Check the alternator using the electronic odometer trick so you can monitor voltage while you drive. Key off, press and hold the odo reset button. Turn key on, continue to hold button until odometer display reads [test]. Release button, now each time you press and release the odo reset button you will scroll through one of 30 test functions. Look for the one where the display reads [bat 12.1] or whatever your voltage might be at that time. The display will remain in test mode until you turn the key off, so you can start the car and now you'll be monitoring alternator voltage. If your alternator voltage reads 14.9v or more, then you need a new alternator. If it reads less than 13.2v, you need a new alternator.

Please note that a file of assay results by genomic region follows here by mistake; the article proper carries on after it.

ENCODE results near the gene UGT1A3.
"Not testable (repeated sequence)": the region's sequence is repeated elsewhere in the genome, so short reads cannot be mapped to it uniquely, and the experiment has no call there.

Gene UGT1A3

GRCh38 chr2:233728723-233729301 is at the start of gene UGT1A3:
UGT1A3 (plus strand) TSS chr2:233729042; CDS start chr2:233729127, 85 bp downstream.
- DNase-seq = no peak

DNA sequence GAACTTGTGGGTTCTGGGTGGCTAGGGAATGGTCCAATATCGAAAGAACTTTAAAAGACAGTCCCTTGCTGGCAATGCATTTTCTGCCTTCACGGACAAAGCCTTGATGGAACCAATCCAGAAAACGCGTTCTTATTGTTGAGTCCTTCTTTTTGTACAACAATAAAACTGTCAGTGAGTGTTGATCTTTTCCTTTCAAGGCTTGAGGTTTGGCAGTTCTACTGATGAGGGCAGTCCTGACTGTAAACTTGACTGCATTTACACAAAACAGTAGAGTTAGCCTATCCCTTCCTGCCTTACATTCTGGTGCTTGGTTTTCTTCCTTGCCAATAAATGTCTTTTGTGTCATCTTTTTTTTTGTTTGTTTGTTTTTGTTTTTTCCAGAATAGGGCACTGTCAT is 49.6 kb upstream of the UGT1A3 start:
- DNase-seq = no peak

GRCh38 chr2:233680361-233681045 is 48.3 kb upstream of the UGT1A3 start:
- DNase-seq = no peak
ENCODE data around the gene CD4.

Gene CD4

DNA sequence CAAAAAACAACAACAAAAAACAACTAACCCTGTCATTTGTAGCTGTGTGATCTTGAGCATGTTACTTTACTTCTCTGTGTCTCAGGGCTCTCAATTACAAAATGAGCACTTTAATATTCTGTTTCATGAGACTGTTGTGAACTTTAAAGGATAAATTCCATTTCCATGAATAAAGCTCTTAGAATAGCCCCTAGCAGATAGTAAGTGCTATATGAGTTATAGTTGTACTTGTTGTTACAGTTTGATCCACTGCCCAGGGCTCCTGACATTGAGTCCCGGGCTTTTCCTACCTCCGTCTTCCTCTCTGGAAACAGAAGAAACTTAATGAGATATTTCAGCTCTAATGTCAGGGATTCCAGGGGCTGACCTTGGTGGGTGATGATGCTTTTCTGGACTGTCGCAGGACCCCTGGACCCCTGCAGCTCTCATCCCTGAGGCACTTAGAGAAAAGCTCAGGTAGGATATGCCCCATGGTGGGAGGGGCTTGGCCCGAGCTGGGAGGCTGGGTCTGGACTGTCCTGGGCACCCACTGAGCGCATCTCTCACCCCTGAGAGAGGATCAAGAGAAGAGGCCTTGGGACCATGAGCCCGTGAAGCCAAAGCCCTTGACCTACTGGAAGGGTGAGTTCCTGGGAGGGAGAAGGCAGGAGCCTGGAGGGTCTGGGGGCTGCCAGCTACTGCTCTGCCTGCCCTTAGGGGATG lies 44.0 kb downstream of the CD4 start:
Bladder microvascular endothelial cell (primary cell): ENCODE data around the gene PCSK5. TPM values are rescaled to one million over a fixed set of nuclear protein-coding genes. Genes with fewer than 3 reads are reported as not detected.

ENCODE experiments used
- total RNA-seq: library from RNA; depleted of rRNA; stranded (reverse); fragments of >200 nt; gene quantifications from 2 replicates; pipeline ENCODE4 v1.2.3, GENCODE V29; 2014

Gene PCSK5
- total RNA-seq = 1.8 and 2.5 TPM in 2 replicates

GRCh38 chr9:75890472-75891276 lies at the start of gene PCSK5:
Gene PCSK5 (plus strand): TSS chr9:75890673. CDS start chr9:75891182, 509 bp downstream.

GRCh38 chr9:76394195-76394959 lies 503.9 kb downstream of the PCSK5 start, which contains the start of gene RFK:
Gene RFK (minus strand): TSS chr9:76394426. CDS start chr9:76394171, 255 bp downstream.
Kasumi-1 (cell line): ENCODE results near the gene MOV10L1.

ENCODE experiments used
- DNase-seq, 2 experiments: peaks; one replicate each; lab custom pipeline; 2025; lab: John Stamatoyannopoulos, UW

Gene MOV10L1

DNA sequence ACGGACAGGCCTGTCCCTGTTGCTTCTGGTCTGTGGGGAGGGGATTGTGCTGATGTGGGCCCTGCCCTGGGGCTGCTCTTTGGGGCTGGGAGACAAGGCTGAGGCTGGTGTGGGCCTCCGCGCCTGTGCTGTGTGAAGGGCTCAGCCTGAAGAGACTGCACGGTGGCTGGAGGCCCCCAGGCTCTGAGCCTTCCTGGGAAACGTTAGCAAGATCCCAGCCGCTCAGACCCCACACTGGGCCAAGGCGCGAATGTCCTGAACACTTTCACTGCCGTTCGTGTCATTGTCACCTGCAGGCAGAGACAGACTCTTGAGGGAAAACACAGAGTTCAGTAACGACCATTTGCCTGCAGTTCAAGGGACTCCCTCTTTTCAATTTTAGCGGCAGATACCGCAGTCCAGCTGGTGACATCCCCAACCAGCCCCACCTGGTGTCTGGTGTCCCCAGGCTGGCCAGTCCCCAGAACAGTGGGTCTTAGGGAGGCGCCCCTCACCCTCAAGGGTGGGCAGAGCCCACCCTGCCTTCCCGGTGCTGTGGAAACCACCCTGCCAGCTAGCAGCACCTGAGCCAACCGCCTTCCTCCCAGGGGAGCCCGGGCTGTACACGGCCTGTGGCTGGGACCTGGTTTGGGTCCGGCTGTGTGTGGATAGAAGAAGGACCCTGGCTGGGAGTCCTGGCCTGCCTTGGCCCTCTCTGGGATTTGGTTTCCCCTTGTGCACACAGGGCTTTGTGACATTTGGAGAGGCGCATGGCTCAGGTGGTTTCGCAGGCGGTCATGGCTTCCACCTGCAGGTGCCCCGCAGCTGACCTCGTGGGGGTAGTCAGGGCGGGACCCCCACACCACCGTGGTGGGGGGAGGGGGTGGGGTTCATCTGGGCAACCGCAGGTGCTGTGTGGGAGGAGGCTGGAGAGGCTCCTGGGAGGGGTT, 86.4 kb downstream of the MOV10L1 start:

It seems to me that your problem is vacuum related. You found the PCV, that is the most common vacuum leak or problem, however there must be some other leak somewhere. Also, once you do find the problem, it might help you to reset the A/F ratio- which the car will do anyway over time, but you can force it to do it faster. Disconnect the battery for 10 mins, I do this on a warm engine, now reconnect and start the engine. Do not touch the accelerator, and allow the engine to idle for 6-7 mins. During this time you will notice a slightly higher idle than normal- around 1k rpm. The idle will fluctuate slightly, but after the test is complete, the idle will drop to normal which is around 700 for both transmissions.
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